87 FEDERAL REP.ORTER.
.An a,ppllcatlon f0l.',llfe Insurance was signed December 12, 1893, when the
tion." The policy was Wi ted December 18th; and reqUired payment of premiums December 12th, annually, with a provision for 1 month of grace. The first premi\lm was paid !lnd pollcy delivered December 26th. December 12, 1894, a collector called 'for the second premium, and was told that insured did not Intend to keep up the insurance, but that, if he decided to do. so, he would pay the premium withIn the month of grace. He did not pay, and never objected to, or complained of, the pollcy or its terms. He dIed January 18, 1895; and a bill was filed to so reform the policy as to advance the term of insurance 6 days, making it run 13 months from December 18, 1893, and so cover the death on January 18, 1895. 'Held, that the relief must be denied, In the absence of proof that through the fraud of one, or the mIstake of both, .of the parties" the' ,policy falled to embody the prelimInary parol agreement, or that the agreement was on a valuable consideration.
'fM agent wrote on the application, "Please date policy same as applica-
agent told the applicant that one premium would carry his policy 13 months.
Appeal from the Circuit Court of the United States for the Northern District of Iowa.
This Is an appeal from a decree which so reformed five policles. of life Insuradvance the term of insurance described in them sIx days, and which ance as which occurred on the sixth day after In this way made them. cover a the policies had expired by their terms. Each of the policies was dated on December 18, 1893. each, the New Yorl, Life Insurance Company, the appellant, insuredtbe life of Franl, E.McMaster in the sllm of $1,000, for the benefit ofbls executors, lLdministrators, and allslgns, In consideration of 'his written application, "and in furthercqnsid.eratlOn of the sum of twenty-one dollars and - - . cents, to be paId in advlmce, and of the payment of a llke sum on the twelfth day of .December in every year thereafter during the continuance of thIs polic:y." .Each policy contained· these stipulations: "If any premium Is not thus paid Onor before theooywhendue, then (except as herein otherwise provided) this polley shall become vo'id, and all payments previously made shall remain the property of the company. After this polley shall have· been in force three months, a grace of one month will be allowed in payment of subsequent premiums, subject to an interest charge of five per cent. per annum for number of days during which the premIum remaIns due and unpaid. During the said month of grace the unpaid premium, with the interest as above, remains an Indebtedness due the company; and, in the event of death during said month, thIs indebtedness will be deducted· from the amount of Insurance." Each poliey was Issued upon a written application, Which was dated on December 12, 1898. The policies were delivered to McMaster, ,and the first pre"mlums were paid, on December 26, 1893. He never paId the premIums due on December 12, 1894, and he died on January 18, 1895, on the sixth day after the policies had expired. Fred A. McMaster,the administrator of the estate of the deceased, and the appellee In this case, exhibited his bIll in the court below to so reform these policies that theIr terms of Insurance should commence on December 18, 1893, and should expire at midnight on January 18, 1895, after the death of the insured. In his bill he set forth two grounds for the relief which he sought: (1) That, after the, insured had signed his applications for company wrote into them, without his these policies, the agent of the knowledge, the words, "Please date polley same as application," and the company made the annual premiums due on December 12th in each year, when they would have, been due on December 18th If those words had not been inthe contract for the Insurance was that serted in the applIcations; and (2) the insured should have policies of the kind which he received, which shouid remain In fcrce13 months from the time when the first annual premiums were paid, without further payments, aJ,ld, that the policies actually delivered. remained In force only 12 months and 17 daY$ after their delivery. The answer denied the averments of the bill,and these ffl.Cts were established by the evidence: In order to induce the insured' to make' his applications for the policies, the solio-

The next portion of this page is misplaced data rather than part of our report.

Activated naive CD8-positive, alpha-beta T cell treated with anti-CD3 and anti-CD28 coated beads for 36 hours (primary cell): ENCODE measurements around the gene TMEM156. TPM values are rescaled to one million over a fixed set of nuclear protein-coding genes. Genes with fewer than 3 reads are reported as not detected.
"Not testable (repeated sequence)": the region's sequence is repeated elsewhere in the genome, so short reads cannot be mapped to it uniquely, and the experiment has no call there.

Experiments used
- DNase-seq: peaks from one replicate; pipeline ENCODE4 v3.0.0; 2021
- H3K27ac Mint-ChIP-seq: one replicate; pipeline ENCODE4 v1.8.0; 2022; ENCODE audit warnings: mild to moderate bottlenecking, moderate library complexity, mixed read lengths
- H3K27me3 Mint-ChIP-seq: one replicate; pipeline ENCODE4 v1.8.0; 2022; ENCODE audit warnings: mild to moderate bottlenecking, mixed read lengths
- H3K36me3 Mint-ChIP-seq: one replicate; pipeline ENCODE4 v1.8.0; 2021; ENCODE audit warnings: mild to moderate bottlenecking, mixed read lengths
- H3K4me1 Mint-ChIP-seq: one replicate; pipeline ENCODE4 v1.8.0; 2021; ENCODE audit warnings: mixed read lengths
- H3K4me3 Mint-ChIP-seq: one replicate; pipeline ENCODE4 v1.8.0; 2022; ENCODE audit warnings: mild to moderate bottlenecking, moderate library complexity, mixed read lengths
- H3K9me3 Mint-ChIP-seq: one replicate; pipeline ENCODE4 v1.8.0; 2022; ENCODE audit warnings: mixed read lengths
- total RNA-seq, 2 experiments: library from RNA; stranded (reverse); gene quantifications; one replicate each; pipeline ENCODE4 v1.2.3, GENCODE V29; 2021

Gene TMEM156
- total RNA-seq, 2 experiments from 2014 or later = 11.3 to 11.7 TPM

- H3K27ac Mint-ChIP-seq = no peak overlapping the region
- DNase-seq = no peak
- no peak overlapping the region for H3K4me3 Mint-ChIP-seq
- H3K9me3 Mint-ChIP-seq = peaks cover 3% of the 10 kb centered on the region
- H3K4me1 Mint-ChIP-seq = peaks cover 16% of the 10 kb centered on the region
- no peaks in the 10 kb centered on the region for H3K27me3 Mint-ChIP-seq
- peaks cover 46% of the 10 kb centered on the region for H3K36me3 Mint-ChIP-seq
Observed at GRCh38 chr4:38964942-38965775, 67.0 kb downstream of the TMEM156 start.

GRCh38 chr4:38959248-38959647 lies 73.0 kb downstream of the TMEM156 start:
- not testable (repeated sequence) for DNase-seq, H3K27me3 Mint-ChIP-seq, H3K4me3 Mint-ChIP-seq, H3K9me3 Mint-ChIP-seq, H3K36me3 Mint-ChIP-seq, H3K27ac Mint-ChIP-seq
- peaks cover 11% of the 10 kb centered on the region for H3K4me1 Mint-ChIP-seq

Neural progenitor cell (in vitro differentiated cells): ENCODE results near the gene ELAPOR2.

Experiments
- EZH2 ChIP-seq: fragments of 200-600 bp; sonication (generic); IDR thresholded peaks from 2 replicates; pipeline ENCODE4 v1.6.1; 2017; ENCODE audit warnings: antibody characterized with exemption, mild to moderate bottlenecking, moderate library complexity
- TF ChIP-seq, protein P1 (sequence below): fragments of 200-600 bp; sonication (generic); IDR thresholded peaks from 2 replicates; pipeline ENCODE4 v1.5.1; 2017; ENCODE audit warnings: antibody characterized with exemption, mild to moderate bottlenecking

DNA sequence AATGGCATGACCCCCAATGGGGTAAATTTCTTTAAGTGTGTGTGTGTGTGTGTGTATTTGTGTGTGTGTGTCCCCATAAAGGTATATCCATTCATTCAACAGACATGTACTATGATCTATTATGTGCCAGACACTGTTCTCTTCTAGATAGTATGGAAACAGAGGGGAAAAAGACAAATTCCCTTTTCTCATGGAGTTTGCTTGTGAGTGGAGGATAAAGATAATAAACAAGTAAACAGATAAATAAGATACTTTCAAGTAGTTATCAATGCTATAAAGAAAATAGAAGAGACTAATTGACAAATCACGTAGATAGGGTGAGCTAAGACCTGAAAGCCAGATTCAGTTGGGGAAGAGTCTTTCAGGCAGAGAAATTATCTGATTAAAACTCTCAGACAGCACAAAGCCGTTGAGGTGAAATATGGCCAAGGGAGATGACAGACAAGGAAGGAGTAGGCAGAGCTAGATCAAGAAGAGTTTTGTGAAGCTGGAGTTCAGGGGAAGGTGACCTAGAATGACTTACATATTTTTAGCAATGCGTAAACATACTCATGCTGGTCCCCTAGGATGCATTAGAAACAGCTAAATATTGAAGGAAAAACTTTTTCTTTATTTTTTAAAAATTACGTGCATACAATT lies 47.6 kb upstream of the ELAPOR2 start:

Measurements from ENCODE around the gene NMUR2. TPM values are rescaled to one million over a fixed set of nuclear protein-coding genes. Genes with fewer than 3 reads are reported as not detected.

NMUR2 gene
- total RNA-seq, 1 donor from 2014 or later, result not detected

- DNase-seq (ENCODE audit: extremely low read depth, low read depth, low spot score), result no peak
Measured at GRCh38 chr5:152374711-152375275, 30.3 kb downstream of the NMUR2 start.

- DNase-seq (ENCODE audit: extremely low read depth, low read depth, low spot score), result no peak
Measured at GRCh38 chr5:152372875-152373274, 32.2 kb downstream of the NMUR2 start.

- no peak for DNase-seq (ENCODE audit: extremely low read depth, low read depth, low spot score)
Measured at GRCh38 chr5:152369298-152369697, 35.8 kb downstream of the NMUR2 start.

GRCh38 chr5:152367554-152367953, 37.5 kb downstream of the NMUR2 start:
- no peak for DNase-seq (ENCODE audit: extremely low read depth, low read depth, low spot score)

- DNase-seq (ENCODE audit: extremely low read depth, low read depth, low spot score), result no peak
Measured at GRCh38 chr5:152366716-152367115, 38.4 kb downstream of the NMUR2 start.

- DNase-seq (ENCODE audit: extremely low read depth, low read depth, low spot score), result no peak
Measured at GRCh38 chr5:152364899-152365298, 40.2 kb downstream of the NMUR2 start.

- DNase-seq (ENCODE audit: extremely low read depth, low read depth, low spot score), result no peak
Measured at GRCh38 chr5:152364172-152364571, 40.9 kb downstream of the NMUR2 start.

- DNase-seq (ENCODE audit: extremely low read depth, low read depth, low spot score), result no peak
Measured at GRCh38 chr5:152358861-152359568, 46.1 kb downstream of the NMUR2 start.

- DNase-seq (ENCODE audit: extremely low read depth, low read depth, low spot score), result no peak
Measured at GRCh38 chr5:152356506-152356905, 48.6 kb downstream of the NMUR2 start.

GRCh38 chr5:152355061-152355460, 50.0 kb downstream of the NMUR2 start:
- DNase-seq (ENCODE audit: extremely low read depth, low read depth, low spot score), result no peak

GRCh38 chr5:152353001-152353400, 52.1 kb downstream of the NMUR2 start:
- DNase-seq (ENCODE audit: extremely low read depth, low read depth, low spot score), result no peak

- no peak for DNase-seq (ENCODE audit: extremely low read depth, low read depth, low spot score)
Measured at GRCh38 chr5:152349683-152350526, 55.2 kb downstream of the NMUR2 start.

NEW YORK LIFE INS. CO. V. M'MASTER.